No. 3191.

573 P.2d 1381 (1978)

Leland Keith O'DELL, Appellant, v. MUNICIPALITY OF ANCHORAGE, Appellee.

Supreme Court of Alaska.

Attorney(s) appearing for the Case

Wayne Anthony Ross, Anchorage, for appellant.

Allen M. Bailey, Municipal Prosecutor, and Richard W. Garnett, III, Municipal Atty., Anchorage, for appellee.



CONNOR, Justice.

In this appeal, O'Dell seeks reversal of his conviction for malicious destruction of property, contending that there was insufficient evidence to support a finding of guilt beyond a reasonable doubt.1 In addition, he claims that his right to a trial within 120 days under Rule 45, Alaska R. Crim.P., was violated.

The facts, viewed most favorably to the prosecution,2 are as follows: On March 20, 1976, at approximately 6:00 p.m., Rick Kinsey was driving a reddish-brown Gremlin down 15th Avenue in Anchorage. Ahead of him a white Chevrolet pickup truck was swerving, straddling two lanes. After several attempts, Kinsey finally passed the truck and then stopped for a traffic light on "I" Street. The truck lightly bumped the rear of the Gremlin. Kinsey and his passenger, Edmund Mungaray, left the Gremlin and approached the truck. After a verbal affray, the truck driver, who appeared drunk, asked Kinsey if he wanted to have the Gremlin smashed into the middle of the intersection. When Kinsey challenged the dare, the truck driver backed up and then drove forward into the Gremlin. The truck driver quickly departed, but not before Kinsey noted the license plate number.

Kinsey drove Mungaray to work and then drove home to inform his mother, who owned the car, of the incident. Kinsey and his mother reported the accident to Officer Canady. He referred the license number to the hit and run department.

Officer Smith traced the license number to appellant O'Dell. O'Dell told Smith that he remembered sliding into a vehicle on 15th Avenue when his brakes locked. He fixed the date of the accident at March 20, although Smith noted that he might have been the first to mention the March 20 date when he informed O'Dell of the accident he was investigating. O'Dell stated further that there was no damage, so both drivers went on their ways. He then signed a written statement confirming his oral report to the officer.

Smith checked O'Dell's car and found scratches and marks on the front bumper, but he was unable to relate them to the particular accident. The truck's bumper was 23 inches from the ground. The damage to the Gremlin was also at 23 inches.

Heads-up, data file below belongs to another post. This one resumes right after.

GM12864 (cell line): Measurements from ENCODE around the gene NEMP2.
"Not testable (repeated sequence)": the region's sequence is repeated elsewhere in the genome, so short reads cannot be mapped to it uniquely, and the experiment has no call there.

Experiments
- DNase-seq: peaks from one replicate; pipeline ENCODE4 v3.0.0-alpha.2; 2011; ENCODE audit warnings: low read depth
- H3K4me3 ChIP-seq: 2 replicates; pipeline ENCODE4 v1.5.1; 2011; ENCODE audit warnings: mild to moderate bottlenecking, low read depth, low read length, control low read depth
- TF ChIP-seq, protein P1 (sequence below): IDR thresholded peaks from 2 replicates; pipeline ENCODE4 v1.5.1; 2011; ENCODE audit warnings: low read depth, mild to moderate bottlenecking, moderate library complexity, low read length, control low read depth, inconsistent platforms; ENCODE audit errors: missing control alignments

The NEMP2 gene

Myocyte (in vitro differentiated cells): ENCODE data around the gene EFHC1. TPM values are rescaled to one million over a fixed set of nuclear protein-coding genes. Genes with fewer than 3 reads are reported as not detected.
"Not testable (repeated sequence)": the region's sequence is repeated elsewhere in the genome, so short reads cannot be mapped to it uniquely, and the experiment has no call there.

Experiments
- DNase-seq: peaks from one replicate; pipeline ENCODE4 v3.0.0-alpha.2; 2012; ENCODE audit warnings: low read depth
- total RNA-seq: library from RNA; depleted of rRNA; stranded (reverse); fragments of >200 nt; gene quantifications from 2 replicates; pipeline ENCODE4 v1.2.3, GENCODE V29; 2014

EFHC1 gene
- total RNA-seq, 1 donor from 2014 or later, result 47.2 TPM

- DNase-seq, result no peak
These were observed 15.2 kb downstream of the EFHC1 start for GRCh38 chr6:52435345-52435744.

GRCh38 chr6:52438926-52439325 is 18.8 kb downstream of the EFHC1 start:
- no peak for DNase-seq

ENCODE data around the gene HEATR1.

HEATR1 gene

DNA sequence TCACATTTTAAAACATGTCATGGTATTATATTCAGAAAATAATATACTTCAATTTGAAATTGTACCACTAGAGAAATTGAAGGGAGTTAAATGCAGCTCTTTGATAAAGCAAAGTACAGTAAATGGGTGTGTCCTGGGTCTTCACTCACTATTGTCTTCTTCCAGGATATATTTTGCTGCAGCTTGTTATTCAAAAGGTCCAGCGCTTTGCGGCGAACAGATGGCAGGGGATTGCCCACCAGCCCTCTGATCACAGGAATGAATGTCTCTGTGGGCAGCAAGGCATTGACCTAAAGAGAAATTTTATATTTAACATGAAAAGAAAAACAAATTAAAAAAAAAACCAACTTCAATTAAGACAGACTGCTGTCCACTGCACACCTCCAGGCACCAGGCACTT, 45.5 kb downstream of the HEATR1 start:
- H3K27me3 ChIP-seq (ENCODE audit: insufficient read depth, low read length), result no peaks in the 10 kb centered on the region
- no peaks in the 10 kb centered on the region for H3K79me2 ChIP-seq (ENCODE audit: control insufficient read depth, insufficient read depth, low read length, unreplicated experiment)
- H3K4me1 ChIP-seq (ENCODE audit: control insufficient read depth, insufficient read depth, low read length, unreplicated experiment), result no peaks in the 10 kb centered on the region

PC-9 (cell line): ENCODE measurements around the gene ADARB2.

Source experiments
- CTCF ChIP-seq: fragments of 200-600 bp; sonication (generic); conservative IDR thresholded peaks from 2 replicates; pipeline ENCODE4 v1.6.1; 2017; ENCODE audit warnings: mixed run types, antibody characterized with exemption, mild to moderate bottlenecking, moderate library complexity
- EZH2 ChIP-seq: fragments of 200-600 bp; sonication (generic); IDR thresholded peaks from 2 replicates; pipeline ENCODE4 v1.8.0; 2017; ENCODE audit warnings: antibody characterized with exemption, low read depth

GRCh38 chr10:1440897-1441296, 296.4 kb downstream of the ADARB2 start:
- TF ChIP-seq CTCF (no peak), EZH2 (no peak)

At trial, Mungaray positively identified O'Dell as the truck driver. Kinsey was not as certain. Carolee Kinsey, Rick's mother, testified that two months after the accident she called O'Dell. He acknowledged the incident and said he would pay for any damages.

O'Dell's defense was that he was at a "salmon feed" at the Party House, a local restaurant, between 3:30 and 7:00 p.m. on March 20. He offered the testimony of six persons to support his alibi. All six placed O'Dell at the restaurant that afternoon, stating that he left only once, for about five minutes between 6:00 and 6:30 p.m. to move his truck for another guest.

O'Dell testified that he made the statement to Smith, believing the officer was investigating another accident in which O'Dell had been involved one week earlier. He denied telling Mrs. Kinsey he would pay for the damage, but he acknowledged her call. O'Dell and his girlfriend, Molly Cuthbert, both testified that earlier on March 20, they had been harassed on the Seward Highway by two or three young people in a small reddish-brown sports car, but that there had been no accident. The defense theory, admittedly unproven, was that Kinsey damaged the Gremlin and concocted the drunk driver story for Mrs. Kinsey's sake, remembering the license plate from his encounter with O'Dell on the Seward Highway.

The district court, sitting without a jury, found O'Dell guilty on October 1, 1976. He was sentenced to 30 days in jail with 25 days suspended and a fine of $200. The superior court affirmed.

The test for the sufficiency of the evidence necessary to support a finding that guilt was proven beyond a reasonable doubt is whether

"the finding of guilt is supported by substantial evidence, that is, such relevant evidence which is adequate to support a conclusion by a reasonable mind that there was no reasonable doubt as to appellant's guilt." [footnotes omitted]